Assessing Climate Change Impact on Gilgel Abbay and Gumara Watershed Hydrology, the Upper Blue Nile Basin, Ethiopia

  • Author(s): Hailu Sheferaw Ayele, Ming-Hsu Li, Ching-Pin Tung, and Tzu-Ming Liu
  • DOI: 10.3319/TAO.2016.07.30.01
  • Keywords: Climate change, Hydrological cycle, Gilgel Abbay and Gumara watersheds, GWLF, Runoff
  • Citation: Ayele, H. S., M. H. Li, C. P. Tung, and T. M. Liu, 2016: Assessing climate change impact on Gilgel Abbay and Gumara watershed hydrology, the upper Blue Nile basin, Ethiopia. Terr. Atmos. Ocean. Sci., 27, 1005-1018, doi: 10.3319/TAO.2016.07.30.01
  • Climatic impacts of Gilgel Abbay and Gumara watersheds were assessed
  • Increasing runoffs are projected for both dry and wet seasons
  • Variations of projected evapotranspiration are insignificant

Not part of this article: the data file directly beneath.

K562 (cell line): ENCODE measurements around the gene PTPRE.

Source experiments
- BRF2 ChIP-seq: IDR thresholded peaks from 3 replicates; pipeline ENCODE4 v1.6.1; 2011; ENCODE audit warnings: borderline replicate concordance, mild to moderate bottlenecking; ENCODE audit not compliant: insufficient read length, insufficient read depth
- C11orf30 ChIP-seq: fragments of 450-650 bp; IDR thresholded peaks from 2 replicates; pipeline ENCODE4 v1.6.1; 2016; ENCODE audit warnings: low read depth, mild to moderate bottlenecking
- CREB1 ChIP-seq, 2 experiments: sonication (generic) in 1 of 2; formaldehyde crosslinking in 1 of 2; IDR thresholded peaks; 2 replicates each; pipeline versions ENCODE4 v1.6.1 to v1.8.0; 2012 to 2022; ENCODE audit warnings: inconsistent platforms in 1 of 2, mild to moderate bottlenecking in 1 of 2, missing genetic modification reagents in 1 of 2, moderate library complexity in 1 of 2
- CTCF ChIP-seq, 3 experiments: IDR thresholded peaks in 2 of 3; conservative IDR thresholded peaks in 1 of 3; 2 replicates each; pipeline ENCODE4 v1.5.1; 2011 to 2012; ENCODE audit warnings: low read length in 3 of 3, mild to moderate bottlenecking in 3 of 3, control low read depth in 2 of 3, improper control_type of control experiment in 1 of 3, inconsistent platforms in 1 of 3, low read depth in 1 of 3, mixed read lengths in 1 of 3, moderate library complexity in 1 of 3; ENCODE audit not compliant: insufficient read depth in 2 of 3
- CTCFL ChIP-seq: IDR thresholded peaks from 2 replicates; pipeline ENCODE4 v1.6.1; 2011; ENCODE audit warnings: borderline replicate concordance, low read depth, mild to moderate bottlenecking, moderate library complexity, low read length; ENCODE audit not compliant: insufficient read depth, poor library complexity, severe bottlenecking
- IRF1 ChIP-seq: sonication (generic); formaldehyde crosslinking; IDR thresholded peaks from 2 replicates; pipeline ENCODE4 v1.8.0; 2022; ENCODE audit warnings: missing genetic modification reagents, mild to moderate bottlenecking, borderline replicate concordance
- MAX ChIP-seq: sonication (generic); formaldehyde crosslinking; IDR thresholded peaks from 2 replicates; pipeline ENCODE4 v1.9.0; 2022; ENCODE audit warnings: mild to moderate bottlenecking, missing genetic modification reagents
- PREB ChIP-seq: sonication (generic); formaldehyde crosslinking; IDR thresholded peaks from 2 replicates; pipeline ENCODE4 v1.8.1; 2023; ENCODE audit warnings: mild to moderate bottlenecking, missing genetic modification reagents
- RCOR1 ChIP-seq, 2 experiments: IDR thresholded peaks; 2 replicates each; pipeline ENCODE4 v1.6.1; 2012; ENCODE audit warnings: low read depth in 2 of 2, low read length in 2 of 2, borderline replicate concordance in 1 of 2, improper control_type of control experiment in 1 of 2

Climate change and variability have significant influences on hydrological cycles and the availability of water in the Horn of Africa. Projections of six General Circulation Models (GCMs) in association with high (A2) and low (B1) emission scenarios were adopted in this study from the Special Report on Emission Scenarios (SRES) for the period 2020 - 2039 to assess the impacts of climate changes on the Gilgel Abbay and Gumara watershed hydrology, the upper Blue Nile basin, Ethiopia. The GCMs selected were screened in accordance with baseline climate statistics of study areas. A weather generator was employed to generate daily temperature and precipitation to drive the General Water Loading Function (GWLF) hydrological model for simulating runoffs. Projected changes in temperature differences and precipitation ratios relative to the baseline were analyzed to explain the variations in evapotranspiration and the influences on runoff. Despite the fact that the projected magnitude varies among GCMs, increasing runoff in both wet and dry seasons was observed for both watersheds, attributable mainly to the increase in precipitation projected by most GCMs. In contrast to the great increases in runoff, variations in evapotranspiration are less significant. The projected runoff in both watersheds implies increased potential for promoting agricultural irrigation in the dry season. Furthermore, it would allow greater inflow to Lake Tana, the largest contributor to the Ethiopian Renaissance Dam on the Blue Nile. Therefore, concerned local, state, and federal government organizations shall be prepared to harness opportunities from the projected increase in runoff.

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